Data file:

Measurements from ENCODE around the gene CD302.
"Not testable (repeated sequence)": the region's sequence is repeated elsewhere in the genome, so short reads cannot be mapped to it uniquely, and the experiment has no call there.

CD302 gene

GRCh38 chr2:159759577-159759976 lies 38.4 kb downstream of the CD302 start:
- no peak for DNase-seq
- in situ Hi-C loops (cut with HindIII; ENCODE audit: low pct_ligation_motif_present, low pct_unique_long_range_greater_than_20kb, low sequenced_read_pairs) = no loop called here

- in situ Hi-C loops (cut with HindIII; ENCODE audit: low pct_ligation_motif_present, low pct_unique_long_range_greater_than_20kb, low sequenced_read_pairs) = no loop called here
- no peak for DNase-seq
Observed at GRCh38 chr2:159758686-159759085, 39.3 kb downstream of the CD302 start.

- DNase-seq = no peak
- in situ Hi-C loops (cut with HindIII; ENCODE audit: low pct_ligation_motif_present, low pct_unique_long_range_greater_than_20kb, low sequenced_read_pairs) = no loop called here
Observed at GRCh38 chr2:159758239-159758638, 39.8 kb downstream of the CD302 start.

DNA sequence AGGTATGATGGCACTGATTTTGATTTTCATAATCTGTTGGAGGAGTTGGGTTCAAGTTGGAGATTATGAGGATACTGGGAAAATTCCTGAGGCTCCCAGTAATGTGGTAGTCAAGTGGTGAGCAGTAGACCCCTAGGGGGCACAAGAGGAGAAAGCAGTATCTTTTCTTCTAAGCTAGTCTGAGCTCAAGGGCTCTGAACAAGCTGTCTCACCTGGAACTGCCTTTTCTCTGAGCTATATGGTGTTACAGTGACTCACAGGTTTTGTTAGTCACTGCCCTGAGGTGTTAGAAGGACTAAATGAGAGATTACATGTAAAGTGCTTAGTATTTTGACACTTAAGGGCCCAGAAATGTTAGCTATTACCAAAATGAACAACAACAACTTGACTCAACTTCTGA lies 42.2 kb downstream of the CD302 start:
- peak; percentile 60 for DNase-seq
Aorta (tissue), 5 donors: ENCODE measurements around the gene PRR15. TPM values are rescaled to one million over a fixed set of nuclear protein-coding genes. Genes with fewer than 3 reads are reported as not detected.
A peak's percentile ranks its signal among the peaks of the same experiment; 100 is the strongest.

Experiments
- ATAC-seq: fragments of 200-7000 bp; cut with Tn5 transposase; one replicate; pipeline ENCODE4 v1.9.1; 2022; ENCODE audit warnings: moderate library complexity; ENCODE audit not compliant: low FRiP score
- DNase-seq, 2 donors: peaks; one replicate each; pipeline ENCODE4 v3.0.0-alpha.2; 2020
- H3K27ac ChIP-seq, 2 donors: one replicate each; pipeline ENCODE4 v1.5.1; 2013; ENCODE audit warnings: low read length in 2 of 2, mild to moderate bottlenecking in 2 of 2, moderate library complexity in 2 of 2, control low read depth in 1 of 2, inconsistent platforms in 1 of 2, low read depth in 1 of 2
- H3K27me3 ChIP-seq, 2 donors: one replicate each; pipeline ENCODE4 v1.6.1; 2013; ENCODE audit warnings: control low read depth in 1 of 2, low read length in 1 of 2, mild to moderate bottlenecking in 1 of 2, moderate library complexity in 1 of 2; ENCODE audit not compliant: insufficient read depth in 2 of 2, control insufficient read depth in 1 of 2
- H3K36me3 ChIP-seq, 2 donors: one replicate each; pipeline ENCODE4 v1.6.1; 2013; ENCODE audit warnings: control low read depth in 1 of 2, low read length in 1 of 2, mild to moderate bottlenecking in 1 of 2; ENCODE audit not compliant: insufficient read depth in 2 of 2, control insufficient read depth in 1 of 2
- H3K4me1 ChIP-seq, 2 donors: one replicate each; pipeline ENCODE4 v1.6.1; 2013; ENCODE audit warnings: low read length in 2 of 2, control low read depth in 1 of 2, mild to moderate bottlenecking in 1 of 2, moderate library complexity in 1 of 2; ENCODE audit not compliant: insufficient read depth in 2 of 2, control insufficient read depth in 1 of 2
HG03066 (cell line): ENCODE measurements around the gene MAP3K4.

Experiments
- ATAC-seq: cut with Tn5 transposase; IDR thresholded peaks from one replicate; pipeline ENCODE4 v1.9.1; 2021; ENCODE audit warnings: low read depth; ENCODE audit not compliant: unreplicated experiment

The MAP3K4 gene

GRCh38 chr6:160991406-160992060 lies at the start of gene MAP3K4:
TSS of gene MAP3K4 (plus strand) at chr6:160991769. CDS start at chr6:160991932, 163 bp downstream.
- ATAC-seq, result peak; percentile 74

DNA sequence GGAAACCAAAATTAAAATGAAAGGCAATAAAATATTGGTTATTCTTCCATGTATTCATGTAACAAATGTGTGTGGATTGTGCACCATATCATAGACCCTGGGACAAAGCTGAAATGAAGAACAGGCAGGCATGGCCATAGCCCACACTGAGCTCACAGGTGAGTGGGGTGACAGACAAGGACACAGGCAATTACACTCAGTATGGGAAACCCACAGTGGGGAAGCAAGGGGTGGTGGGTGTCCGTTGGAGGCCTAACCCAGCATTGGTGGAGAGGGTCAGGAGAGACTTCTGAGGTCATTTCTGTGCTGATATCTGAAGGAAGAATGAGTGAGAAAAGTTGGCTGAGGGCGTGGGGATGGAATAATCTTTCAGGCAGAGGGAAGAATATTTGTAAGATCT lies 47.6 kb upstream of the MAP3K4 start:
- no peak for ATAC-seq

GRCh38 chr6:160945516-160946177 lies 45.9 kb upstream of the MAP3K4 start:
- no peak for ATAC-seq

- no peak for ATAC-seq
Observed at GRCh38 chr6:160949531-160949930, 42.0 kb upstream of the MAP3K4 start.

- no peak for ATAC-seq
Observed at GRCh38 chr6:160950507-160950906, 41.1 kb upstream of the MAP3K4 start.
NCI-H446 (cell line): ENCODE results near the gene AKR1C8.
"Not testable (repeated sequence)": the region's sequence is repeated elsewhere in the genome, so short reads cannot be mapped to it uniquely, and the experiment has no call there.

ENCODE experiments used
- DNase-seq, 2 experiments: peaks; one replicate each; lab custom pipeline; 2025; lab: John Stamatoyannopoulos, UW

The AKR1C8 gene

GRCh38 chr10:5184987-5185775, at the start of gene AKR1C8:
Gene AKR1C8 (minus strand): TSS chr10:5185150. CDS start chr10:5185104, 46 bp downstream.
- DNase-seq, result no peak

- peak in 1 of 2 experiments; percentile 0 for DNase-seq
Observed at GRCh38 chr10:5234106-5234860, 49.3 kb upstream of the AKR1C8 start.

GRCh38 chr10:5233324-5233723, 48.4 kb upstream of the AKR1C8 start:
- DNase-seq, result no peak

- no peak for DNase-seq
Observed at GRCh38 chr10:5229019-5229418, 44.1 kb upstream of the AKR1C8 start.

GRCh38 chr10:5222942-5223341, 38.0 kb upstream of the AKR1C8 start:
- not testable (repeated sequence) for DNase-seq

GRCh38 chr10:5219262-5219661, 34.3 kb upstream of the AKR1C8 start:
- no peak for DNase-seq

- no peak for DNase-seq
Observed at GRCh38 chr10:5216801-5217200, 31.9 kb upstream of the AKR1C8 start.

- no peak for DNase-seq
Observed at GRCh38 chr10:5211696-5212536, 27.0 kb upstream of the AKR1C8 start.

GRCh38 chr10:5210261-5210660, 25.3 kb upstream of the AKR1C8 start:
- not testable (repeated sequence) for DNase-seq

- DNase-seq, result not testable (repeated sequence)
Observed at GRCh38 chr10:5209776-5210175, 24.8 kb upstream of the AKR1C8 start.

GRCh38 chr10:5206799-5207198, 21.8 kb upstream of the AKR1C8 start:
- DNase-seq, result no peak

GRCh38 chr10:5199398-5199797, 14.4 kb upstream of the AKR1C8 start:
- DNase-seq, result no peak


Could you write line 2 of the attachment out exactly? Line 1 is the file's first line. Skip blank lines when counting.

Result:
"Not testable (repeated sequence)": the region's sequence is repeated elsewhere in the genome, so short reads cannot be mapped to it uniquely, and the experiment has no call there.